The COVID-19 pandemic prompted a historic shock to the UK economy, as measured by its gross domestic product (GDP).

Between April and June 2020, the height of the first national lockdown, GDP fell by a record 19.4% before rebounding 17.6% as the country reopened over the summer.

This level of change in GDP has not been seen since ONS measurements began in 1955. But how have other major events in recent history affected GDP?

Economic shocks

1956 to 1957: Suez crisis

Although the 1950s were a period of post-war prosperity, with Prime Minister Harold Macmillan declaring “most of our people have never had it so good”, the Suez Crisis in 1956 preceded a financial downturn in the UK.

International condemnation followed the invasion of Egypt by Britain, France and Israel in response to the nationalisation of the Suez Canal Company.

Under threat of sanctions from the United Nations, tens of millions of pounds were used from UK reserves, with the prospect of sterling being devalued.

Newly released Office for National Statistics (ONS) indicative modelled data suggest by early 1956 annual inflation reached around 7%, as measured by the Consumer Prices Index including owner occupiers’ housing costs (CPIH).

Inflation reached highs of around 7% in the mid 1950s

Indicative modelled estimates of CPIH inflation quarterly % change, Changes to the Bank of England base rate, 1955 to 1969

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In spring and summer of that year GDP shrank for two successive quarters.

The cost of borrowing rose as the Bank of England base rate was raised from 5.0% to 7.0% in September 1957, double the rate seen in early 1955.

1973 to 1975: Oil price shock

The oil crisis in 1973 and subsequent economic downturn was linked to higher inflation because of higher oil prices.

During the Yom Kippur War an oil embargo was put on Western countries by the organisation of the Petroleum Exporting Countries (OPEC), causing oil prices to triple. This may have affected sectors such as manufacturing and distribution, making their products more expensive.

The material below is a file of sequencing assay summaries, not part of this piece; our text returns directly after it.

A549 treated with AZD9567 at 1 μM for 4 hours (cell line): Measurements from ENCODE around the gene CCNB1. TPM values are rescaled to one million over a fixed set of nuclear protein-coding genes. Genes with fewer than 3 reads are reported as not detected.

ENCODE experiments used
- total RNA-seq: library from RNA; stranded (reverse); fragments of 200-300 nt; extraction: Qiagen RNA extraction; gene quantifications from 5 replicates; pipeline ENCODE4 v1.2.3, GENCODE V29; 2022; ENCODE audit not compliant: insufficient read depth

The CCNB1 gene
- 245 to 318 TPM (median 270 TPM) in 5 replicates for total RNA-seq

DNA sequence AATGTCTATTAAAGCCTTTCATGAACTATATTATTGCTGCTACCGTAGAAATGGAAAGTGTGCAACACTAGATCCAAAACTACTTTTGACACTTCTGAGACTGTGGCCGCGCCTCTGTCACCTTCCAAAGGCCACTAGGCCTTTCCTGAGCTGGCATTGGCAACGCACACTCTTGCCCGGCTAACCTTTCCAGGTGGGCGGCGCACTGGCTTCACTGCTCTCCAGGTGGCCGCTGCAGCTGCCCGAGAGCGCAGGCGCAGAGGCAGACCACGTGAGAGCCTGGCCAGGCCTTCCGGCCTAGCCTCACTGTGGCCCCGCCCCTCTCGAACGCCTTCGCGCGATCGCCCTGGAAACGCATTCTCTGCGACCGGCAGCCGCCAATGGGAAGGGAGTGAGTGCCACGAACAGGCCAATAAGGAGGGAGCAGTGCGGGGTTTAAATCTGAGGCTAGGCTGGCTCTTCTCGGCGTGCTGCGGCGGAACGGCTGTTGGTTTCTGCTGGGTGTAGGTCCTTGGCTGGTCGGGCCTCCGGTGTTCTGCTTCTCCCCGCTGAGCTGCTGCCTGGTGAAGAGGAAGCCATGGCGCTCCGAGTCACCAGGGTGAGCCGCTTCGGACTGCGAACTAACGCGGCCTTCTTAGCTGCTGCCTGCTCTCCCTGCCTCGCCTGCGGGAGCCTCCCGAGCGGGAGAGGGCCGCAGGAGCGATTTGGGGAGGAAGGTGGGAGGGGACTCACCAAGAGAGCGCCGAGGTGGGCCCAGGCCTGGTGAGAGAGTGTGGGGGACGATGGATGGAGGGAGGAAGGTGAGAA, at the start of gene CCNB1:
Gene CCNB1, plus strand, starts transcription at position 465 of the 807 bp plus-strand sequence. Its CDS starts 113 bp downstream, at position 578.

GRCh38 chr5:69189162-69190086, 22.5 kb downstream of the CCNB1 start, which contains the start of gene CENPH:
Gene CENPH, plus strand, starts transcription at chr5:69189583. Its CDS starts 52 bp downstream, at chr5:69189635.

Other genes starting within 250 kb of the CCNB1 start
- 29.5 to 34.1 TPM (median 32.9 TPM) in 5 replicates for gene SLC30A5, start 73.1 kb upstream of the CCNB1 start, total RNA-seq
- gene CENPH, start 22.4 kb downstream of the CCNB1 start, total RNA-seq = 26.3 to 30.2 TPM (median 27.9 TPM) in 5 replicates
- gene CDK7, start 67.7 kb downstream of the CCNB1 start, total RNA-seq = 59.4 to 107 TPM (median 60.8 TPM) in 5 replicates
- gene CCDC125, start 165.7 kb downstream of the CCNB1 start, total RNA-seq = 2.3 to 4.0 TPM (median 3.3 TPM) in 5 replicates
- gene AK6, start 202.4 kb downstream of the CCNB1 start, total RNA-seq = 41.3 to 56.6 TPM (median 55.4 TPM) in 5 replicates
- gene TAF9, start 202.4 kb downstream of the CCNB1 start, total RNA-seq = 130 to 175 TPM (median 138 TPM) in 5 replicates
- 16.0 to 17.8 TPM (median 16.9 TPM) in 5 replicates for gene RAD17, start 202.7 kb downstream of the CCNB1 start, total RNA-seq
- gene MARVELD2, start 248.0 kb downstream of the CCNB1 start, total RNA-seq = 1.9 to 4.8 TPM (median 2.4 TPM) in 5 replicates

It effectively put an end to the post-war economic recovery and was a period of high inflation and unemployment.

Production stalled because of weak trade and the miners' strikes, leading to a three-day working week in 1974 to save the country's electricity.

Consumer spending was also down, because of high unemployment and low wages.

Indicative modelled data suggest annual CPIH inflation rose from around 7% in January 1973 to 20% in August 1975; this was the highest level recorded, in part as a result of the OPEC oil embargo.

The economic contraction stymied rising house prices. Average house price growth as measured by the House Price Index had risen 50% in the year to early 1973, but slowed dramatically amid the economic crisis.

The UK’s GDP fell by 7.7% from its peak in early 1974 to trough in early 1975. It took three and a half years to fully recover.

1979 to 1981: Winter of discontent

The ‘winter of discontent’ from 1978 to 1979, marked by widespread trade union strikes, paved the way for the election of Margaret Thatcher and a shift in economic policy.

That winter was a period of rising inflation and high unemployment. Energy prices rose sharply in 1979, caused by a drop in oil production in the wake of the Iranian Revolution.

In a bid to curb inflation strict fiscal policy of cutting public spending alongside high interest rates and high taxes was pursued.

Household budgets were tightened, with total household spending falling by 4.2% in the three months to September 1979, the largest quarterly drop seen in the data to this point.

By spring 1980 indicative modelled estimates suggest CPIH inflation rose to around 15%, and by the following year more than 1 in 10 adults were unemployed; this was a 50 year high in the unemployment rate of 10.2%.

GDP fell for five successive quarters between 1980 and 1981.

The unemployment rate reached highs of 11.9% by 1984

Indicative modelled estimates of CPIH inflation quarterly % change, unemployment rate (16 years and over), household expenditure quarterly % change, House Price Index 12 month % change, 1970 to 1986

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At the 1981 budget, hundreds of economists in Britain wrote a joint letter protesting against the tightness of fiscal policy, with proposals to raise taxes and cut public spending further.

1984 to 1985: Miners' strike

The 12-month-long miners' strike between 1984 and 1985 resulted in a loss of production, and the closure of collieries since the 1960s led to mass unemployment.